Sen. Luther Strange (R-AL) is avoiding discussion of his past in his campaign for U.S. Senate according to the Montgomery Advertiser’s Brian Lyman.
In a profile on Strange published Thursday in the Advertiser, Alabama’s largest daily newspaper, Lyman noted Strange isn’t talking much about his past, particularly in promoting his campaign for U.S. Senate.
It’s a deliberate strategy. In a brief phone interview Wednesday, the U.S. senator said that he believed voters wanted to hear more about his stands.
“I think people are focused on the issues,” said Strange. “And the issues that are top of the list is who’s best qualified to support the president’s agenda.”
But it’s also a strategy that in the past has allowed opponents — sometimes successfully, sometimes not — to define Strange, focusing on his past as a successful lobbyist; as former Gov. Robert Bentley’s appointed successor and as an ally of Senate Majority Leader Mitch McConnell, R-Ky., blamed in some conservative circles for the failure to repeal the Affordable Care Act.
Strange’s time as a lobbyist is well documented. Lyman noted Strange’s role at Sonat Inc., a Birmingham-based oil and natural gas company, where he ran the firm’s Washington DC office.
In 2002, Strange was writing checks to multiple candidates in a 2002 Republican primary race for Alabama’s first congressional district seat. Both Tom Young, a former staffer for Sen. Richard Shelby (R-AL), and former Rep. Jo Bonner (R-AL), also a former congressional staffer, sought contributions from Strange according to a March 23, 2002 Washington Post story by Juliet Eilperin.
“It’s just the nature of the game,” said Birmingham lobbyist Luther Strange, who is friends with both men. “Both of these candidates have to raise a lot of money to get their names out there.”
Strange has already gotten caught in the crossfire. Bonner called him for a contribution the weekend before Callahan announced his retirement, and Strange promptly sent a $ 1,000 check. A day or two later, Young asked Strange to support his campaign. Now Strange is considering another donation.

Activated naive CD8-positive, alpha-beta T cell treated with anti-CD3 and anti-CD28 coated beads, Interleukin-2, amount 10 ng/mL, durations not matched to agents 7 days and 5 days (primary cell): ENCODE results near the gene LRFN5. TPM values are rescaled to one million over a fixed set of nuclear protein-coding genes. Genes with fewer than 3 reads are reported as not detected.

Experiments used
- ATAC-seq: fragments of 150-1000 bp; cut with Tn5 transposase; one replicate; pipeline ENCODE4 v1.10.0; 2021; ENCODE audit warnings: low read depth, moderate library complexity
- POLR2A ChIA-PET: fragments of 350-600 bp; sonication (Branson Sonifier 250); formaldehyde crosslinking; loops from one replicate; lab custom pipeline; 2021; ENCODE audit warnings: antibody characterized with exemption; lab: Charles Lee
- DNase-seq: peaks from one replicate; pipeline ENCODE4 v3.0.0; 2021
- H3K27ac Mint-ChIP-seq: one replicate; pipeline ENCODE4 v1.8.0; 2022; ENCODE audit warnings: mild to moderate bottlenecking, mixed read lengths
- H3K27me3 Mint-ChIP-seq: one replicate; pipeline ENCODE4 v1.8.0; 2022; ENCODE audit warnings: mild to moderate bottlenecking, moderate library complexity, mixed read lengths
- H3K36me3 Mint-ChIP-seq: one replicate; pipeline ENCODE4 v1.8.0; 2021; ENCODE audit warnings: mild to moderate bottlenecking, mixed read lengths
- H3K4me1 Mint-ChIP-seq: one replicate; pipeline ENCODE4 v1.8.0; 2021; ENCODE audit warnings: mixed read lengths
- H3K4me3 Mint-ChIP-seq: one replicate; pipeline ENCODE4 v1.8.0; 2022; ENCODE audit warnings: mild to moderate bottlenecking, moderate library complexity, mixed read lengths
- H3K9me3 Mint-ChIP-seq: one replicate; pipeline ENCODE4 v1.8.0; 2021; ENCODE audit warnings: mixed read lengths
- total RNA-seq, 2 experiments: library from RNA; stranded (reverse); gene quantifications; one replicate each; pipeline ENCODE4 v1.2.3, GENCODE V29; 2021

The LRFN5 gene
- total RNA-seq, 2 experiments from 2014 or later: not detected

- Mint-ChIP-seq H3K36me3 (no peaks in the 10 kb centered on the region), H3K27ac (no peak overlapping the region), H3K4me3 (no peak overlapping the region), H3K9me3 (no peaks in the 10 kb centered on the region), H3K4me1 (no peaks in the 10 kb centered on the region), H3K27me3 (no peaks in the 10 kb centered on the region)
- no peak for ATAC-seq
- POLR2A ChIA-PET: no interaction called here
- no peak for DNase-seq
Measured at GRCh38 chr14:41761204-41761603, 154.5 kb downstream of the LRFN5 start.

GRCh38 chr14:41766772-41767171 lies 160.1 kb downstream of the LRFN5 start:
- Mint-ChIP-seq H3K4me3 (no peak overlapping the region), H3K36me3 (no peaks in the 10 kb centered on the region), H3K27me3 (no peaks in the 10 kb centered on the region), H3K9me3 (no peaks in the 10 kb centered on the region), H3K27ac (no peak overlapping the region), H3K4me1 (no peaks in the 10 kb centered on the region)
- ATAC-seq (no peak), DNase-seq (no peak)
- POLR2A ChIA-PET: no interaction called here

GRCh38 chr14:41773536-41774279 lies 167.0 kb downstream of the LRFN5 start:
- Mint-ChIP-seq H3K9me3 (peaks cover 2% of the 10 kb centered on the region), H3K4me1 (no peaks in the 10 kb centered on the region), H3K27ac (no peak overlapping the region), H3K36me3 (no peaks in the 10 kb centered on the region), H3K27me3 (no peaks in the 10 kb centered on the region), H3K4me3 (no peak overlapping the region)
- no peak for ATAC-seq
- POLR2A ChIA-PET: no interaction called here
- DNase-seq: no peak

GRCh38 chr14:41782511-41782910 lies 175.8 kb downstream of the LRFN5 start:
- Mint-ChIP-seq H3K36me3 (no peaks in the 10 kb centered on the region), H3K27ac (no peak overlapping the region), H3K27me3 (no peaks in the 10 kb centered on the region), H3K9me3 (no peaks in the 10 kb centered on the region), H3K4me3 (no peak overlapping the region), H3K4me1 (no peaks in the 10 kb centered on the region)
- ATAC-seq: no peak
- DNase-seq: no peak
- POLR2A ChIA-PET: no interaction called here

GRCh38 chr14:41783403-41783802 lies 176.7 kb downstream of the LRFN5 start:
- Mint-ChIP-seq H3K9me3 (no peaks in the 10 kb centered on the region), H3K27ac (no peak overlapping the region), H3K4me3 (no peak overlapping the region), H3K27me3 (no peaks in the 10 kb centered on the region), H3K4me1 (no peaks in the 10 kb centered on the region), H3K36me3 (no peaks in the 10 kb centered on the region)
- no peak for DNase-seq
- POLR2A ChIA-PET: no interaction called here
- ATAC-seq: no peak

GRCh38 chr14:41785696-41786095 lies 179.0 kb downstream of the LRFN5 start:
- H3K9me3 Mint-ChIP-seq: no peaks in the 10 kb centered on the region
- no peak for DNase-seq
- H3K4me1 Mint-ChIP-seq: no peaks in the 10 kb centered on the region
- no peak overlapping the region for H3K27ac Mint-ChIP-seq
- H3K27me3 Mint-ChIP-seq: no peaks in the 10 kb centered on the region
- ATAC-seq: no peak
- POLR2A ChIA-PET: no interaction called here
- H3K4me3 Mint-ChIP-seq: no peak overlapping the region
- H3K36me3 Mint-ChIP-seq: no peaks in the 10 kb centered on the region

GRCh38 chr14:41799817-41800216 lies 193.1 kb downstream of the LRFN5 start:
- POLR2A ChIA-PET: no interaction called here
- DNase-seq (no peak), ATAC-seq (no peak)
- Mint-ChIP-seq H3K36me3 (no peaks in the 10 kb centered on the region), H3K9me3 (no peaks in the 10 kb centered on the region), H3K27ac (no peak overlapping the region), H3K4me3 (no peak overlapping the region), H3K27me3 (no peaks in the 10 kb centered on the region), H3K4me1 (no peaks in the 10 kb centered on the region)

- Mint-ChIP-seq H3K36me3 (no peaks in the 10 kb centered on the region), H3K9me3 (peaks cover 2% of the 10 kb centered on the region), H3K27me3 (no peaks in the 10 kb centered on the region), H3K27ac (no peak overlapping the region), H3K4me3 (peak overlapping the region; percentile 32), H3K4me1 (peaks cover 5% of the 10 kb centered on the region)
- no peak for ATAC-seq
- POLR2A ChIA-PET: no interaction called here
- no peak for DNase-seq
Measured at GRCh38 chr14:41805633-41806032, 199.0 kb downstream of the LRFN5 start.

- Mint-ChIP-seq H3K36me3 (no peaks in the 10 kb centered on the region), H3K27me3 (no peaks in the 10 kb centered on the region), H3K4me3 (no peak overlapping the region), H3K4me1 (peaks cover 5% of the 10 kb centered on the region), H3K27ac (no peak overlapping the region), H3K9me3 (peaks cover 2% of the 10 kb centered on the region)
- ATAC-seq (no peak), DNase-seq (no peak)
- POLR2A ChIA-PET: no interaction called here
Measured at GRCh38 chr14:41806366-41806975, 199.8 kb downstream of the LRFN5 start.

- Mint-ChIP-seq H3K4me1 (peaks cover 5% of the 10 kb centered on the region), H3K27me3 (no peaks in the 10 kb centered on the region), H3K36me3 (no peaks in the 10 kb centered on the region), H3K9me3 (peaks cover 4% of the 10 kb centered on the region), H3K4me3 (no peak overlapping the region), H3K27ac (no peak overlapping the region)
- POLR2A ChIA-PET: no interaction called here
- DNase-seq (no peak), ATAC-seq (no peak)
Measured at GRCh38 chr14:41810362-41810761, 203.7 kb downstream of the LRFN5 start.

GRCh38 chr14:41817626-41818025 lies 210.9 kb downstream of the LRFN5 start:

“As soon as I talk to my wife and she gives me the checkbook, I’m going to [send] a check to Tom,” Strange said.
Lyman pointed out in his story that the lobbyist issue came up in Strange’s failed bid for Alabama lieutenant governor. Strange was in a contest with George Wallace, Jr., the son of former Alabama Gov. George Wallace, for the 2006 GOP lieutenant governor’s nod in Alabama. Strange would win the nomination but would lose in the general election to Democrat Jim Folsom, Jr., another son of a former Alabama governor.
Wallace, who declined to comment for this story, hit Strange on his lobbying background, which Strange said in a 2006 interview was both a “small part” of his legal portfolio and a “huge strength” because it helped him understand the political process.
According to the Center for Responsive Politics’ OpenSecrets.org, a website that tracks political contributions, Strange had given at least $32,000 to various candidates and political causes dating back to 1991.
Strange is in a runoff contest against former Alabama Supreme Court Chief Justice Roy Moore slated for September 26 for the Republican nomination. The winner of that contest will face former Clinton U.S. Attorney Doug Jones, the Democratic nominee, on December 12.
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